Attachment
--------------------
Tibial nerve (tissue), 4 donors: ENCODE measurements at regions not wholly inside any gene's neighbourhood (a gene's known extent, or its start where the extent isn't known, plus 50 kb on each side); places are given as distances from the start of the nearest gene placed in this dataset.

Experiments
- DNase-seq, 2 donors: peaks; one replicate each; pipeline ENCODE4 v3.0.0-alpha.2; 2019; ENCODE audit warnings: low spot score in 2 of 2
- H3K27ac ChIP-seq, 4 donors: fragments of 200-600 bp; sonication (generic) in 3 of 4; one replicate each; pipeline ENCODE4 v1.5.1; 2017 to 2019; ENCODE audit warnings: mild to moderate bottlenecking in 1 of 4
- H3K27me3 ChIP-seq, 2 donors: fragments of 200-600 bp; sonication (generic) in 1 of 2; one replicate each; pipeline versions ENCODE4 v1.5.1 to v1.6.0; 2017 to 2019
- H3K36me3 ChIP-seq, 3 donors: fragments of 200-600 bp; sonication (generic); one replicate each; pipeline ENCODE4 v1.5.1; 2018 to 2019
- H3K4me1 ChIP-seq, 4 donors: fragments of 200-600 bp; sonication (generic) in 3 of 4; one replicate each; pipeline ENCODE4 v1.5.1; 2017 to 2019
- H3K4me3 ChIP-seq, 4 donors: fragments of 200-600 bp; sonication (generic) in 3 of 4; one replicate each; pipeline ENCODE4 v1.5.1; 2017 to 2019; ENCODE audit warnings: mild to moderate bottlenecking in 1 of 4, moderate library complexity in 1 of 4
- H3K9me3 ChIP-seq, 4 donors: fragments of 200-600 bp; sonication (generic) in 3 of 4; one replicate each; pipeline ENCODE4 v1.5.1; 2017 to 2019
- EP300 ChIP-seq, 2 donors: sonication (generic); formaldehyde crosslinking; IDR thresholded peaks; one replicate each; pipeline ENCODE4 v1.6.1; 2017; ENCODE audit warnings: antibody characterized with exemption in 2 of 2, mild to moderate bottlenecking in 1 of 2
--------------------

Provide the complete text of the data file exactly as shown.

Tibial nerve (tissue), 4 donors: ENCODE measurements at regions not wholly inside any gene's neighbourhood (a gene's known extent, or its start where the extent isn't known, plus 50 kb on each side); places are given as distances from the start of the nearest gene placed in this dataset.

Experiments
- DNase-seq, 2 donors: peaks; one replicate each; pipeline ENCODE4 v3.0.0-alpha.2; 2019; ENCODE audit warnings: low spot score in 2 of 2
- H3K27ac ChIP-seq, 4 donors: fragments of 200-600 bp; sonication (generic) in 3 of 4; one replicate each; pipeline ENCODE4 v1.5.1; 2017 to 2019; ENCODE audit warnings: mild to moderate bottlenecking in 1 of 4
- H3K27me3 ChIP-seq, 2 donors: fragments of 200-600 bp; sonication (generic) in 1 of 2; one replicate each; pipeline versions ENCODE4 v1.5.1 to v1.6.0; 2017 to 2019
- H3K36me3 ChIP-seq, 3 donors: fragments of 200-600 bp; sonication (generic); one replicate each; pipeline ENCODE4 v1.5.1; 2018 to 2019
- H3K4me1 ChIP-seq, 4 donors: fragments of 200-600 bp; sonication (generic) in 3 of 4; one replicate each; pipeline ENCODE4 v1.5.1; 2017 to 2019
- H3K4me3 ChIP-seq, 4 donors: fragments of 200-600 bp; sonication (generic) in 3 of 4; one replicate each; pipeline ENCODE4 v1.5.1; 2017 to 2019; ENCODE audit warnings: mild to moderate bottlenecking in 1 of 4, moderate library complexity in 1 of 4
- H3K9me3 ChIP-seq, 4 donors: fragments of 200-600 bp; sonication (generic) in 3 of 4; one replicate each; pipeline ENCODE4 v1.5.1; 2017 to 2019
- EP300 ChIP-seq, 2 donors: sonication (generic); formaldehyde crosslinking; IDR thresholded peaks; one replicate each; pipeline ENCODE4 v1.6.1; 2017; ENCODE audit warnings: antibody characterized with exemption in 2 of 2, mild to moderate bottlenecking in 1 of 2